Shenandoah University alumnus Daniel Cooper ‘13 (pictured above on the left), who earned his Bachelor of Science in Environmental Studies, has won the Virginia Academy of Science’s prestigious Baker Award for Best Student Presentation in Botany at the organization’s annual meeting in Blacksburg, Va.

Cooper was one of four Shenandoah students who had their proposals accepted and presented their research at the May 2013 meeting.

His yearlong research focused on the “floristic quality” of ecological communities in the Abrams Creek Wetlands in Winchester, Va. As a faculty member must supervise the research process, Cooper enlisted the aid of Professor of Environmental Studies and Biology Woodward Bousquet, Ph.D., as a faculty adviser and co-author of the presentation.

“I owe all of my success to Dr. Bousquet. The project never could have happened without him,” said Cooper. “His knowledge and passion for teaching and nature is what made the project and my learning experience successful. I was incredibly fortunate to have had the chance to work so closely with such a great professor.”

Cooper’s study was supported by the Virginia Foundation for Independent Colleges (VFIC) and supervised by Bousquet throughout its development.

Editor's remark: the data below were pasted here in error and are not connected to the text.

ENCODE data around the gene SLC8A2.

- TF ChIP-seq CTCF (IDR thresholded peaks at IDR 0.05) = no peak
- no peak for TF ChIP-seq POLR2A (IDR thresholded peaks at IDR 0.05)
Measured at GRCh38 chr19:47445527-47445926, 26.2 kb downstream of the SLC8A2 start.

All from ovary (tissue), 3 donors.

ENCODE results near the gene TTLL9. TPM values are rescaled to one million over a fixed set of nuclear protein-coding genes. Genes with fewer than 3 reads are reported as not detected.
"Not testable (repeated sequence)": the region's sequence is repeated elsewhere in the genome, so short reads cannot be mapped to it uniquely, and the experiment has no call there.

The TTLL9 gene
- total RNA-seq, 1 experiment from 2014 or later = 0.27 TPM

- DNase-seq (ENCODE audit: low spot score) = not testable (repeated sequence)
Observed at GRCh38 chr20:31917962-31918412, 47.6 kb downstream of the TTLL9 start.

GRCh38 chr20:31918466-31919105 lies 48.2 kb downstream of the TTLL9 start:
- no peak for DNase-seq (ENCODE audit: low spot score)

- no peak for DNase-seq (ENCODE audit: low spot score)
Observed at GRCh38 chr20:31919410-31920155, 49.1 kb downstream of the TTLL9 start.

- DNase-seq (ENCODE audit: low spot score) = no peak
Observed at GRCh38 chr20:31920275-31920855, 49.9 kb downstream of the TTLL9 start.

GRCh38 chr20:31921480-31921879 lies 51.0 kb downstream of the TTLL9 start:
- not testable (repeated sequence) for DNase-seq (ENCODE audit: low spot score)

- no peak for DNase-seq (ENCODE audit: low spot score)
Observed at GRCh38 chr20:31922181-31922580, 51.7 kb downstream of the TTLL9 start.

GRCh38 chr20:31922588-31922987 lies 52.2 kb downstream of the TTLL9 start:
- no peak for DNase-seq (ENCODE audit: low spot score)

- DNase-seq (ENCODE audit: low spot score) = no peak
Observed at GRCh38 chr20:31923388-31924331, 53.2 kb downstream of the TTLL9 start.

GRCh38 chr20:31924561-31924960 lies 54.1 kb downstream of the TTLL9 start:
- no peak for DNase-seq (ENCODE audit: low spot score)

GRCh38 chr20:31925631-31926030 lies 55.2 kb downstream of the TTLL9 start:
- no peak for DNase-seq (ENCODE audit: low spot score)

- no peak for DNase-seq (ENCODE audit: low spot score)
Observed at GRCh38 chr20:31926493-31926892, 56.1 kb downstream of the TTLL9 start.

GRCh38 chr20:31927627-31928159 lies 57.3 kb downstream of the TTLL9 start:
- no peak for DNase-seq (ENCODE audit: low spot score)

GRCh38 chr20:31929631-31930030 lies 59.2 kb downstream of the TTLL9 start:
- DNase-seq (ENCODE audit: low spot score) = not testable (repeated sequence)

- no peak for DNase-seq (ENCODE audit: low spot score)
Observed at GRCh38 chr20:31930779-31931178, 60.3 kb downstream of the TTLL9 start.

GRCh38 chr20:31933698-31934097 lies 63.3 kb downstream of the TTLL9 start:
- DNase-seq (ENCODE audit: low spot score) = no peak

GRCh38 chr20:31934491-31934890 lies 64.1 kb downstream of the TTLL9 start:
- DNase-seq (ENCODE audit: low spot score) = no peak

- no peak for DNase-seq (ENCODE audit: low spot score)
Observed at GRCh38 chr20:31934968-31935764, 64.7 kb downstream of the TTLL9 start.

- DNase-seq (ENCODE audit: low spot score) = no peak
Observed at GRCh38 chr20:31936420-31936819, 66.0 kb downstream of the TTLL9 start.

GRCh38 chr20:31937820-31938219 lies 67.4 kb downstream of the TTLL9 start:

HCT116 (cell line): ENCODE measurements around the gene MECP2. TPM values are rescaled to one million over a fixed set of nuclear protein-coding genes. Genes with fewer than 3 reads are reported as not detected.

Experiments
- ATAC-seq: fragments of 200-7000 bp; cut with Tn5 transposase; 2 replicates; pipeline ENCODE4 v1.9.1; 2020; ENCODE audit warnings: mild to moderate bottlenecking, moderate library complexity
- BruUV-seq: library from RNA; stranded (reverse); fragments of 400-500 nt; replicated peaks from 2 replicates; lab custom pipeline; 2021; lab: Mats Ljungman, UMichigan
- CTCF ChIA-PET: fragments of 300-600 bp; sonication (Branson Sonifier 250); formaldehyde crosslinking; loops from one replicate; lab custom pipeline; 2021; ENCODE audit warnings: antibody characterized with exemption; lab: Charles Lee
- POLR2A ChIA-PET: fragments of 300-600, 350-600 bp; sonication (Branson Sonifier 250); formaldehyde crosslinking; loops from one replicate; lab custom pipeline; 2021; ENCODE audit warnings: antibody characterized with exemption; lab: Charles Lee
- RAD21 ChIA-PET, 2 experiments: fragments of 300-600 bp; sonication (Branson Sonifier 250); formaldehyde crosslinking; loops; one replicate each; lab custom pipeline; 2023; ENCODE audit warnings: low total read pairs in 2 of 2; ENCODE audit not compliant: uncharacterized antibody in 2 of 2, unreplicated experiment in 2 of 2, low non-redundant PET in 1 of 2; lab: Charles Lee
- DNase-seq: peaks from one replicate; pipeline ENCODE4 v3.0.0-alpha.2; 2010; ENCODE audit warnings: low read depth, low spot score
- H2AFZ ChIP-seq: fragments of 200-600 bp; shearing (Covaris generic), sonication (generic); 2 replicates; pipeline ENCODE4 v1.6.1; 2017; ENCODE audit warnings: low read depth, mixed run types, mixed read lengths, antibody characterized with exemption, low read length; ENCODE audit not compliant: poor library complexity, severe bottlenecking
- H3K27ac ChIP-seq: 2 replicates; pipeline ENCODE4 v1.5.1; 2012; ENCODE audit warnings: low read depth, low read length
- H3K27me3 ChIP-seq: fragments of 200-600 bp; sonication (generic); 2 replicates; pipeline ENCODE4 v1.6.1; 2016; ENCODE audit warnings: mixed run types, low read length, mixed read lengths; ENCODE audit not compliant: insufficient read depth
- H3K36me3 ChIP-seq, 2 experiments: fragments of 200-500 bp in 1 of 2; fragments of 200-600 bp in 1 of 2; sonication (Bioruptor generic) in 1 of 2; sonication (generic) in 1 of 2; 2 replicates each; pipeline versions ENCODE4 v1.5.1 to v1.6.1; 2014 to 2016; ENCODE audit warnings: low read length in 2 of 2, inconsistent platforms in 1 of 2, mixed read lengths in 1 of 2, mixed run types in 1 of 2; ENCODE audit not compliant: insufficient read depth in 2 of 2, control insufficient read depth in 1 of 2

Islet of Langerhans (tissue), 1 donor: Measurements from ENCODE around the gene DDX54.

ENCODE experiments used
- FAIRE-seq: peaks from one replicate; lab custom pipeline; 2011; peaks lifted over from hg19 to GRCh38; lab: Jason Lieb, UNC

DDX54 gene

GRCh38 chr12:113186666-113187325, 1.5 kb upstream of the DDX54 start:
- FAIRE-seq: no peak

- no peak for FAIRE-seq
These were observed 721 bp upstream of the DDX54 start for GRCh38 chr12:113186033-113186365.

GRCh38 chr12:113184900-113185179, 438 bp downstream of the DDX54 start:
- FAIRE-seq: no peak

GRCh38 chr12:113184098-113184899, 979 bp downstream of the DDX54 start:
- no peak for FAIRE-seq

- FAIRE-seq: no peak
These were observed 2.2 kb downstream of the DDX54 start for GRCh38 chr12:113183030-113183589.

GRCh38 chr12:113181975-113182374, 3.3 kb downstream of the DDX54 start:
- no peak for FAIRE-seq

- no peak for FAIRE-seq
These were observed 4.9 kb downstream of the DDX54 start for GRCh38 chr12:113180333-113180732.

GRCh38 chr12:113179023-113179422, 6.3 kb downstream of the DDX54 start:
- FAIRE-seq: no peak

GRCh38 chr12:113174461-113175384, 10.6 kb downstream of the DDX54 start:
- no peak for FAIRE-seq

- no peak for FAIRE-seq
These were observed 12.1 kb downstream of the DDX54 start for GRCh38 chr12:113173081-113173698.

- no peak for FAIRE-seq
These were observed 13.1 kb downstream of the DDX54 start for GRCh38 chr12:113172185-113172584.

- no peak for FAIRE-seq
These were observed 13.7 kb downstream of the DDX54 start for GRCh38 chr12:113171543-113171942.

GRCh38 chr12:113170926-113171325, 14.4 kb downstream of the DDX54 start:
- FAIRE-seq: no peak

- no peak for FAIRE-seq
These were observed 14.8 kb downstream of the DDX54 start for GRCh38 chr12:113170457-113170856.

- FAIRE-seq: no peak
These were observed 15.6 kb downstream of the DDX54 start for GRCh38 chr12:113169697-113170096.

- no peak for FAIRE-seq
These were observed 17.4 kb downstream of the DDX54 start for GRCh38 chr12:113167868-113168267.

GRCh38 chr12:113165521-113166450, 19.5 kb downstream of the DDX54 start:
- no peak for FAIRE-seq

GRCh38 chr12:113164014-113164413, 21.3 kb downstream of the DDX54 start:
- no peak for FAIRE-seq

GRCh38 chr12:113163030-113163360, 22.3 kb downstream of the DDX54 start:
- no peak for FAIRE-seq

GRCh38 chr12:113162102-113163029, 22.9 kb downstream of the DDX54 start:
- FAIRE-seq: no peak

The Baker Award is given to one presentation by an undergraduate or graduate student, and is an incredible honor.

“I feel very honored to win the Baker Award. Dr. Bousquet hasn’t had a student win the award until now, and it’s gratifying to win an award as the final outcome of my involvement with the study. There was a lot of hard work and long hours put into this project, both physically and mentally,” Cooper said.

Cooper interned this summer with the Potomac Conservancy and moves on to work with Wetland Studies and Solutions, Inc., an environmental consulting firm in Gainesville, Va.

The three other Shenandoah students who presented at the meeting are also to be commended.

Senior environmental studies major Jessica Miller presented “Plants as Indicators of Wetland Disturbance,” and Joshua Walker ‘13, who earned his Bachelor of Science in Environmental Studies and Biology, presented “Hibernation Site Selection by Wood Turtles, a Threatened Species.” Angela Felicio ‘13, who earned her Bachelor of Science in Biology presented “Growth Dynamics in a White Cedar Forest.”

Miller’s presentation was co-authored by Bousquet and Smithsonian Conservation Biology Institute scientist Thomas Akre, Ph.D. Walker’s presentation was co-authored by Bousquet, and presentations by Miller and Walker were also co-authored by a research team of seven Shenandoah undergraduate students. Felicio’s presentation was co-authored by faculty research adviser and Associate Professor of Environmental Studies and Geography Joshua Kincaid, Ph.D., and fellow undergraduate student Cory Miller.